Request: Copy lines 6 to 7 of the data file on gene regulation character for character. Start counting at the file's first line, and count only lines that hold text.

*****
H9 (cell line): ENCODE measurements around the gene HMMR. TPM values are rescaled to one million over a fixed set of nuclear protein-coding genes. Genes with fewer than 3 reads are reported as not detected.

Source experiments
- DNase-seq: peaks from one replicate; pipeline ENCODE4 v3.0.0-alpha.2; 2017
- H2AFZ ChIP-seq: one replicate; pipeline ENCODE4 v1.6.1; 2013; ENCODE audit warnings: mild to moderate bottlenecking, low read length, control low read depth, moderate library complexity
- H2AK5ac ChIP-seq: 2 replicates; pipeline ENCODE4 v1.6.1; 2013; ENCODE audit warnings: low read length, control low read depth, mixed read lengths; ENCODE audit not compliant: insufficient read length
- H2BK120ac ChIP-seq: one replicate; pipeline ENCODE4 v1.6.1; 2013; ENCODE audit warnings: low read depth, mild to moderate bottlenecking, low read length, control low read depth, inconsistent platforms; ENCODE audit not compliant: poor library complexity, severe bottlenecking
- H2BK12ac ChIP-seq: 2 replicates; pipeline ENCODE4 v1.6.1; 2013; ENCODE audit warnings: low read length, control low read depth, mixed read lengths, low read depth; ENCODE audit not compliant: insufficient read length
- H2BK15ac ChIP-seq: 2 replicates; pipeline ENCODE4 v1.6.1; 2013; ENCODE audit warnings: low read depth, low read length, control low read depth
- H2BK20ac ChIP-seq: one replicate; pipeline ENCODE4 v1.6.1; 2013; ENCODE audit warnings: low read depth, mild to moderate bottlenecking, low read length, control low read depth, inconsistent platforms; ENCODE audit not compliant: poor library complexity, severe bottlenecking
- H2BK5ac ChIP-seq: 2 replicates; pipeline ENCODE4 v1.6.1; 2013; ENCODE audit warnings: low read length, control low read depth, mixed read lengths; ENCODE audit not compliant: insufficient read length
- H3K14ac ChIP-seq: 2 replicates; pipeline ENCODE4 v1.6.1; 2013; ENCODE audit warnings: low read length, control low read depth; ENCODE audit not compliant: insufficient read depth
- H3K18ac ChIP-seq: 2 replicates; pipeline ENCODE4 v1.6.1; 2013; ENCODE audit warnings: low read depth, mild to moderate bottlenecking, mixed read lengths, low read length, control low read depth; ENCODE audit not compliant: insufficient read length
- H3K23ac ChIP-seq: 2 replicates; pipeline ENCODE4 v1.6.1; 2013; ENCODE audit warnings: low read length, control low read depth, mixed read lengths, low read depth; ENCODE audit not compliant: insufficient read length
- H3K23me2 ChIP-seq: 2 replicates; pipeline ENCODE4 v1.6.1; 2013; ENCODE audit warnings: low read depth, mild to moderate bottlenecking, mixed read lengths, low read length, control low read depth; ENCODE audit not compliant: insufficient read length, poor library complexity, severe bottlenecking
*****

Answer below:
- H2BK120ac ChIP-seq: one replicate; pipeline ENCODE4 v1.6.1; 2013; ENCODE audit warnings: low read depth, mild to moderate bottlenecking, low read length, control low read depth, inconsistent platforms; ENCODE audit not compliant: poor library complexity, severe bottlenecking
- H2BK12ac ChIP-seq: 2 replicates; pipeline ENCODE4 v1.6.1; 2013; ENCODE audit warnings: low read length, control low read depth, mixed read lengths, low read depth; ENCODE audit not compliant: insufficient read length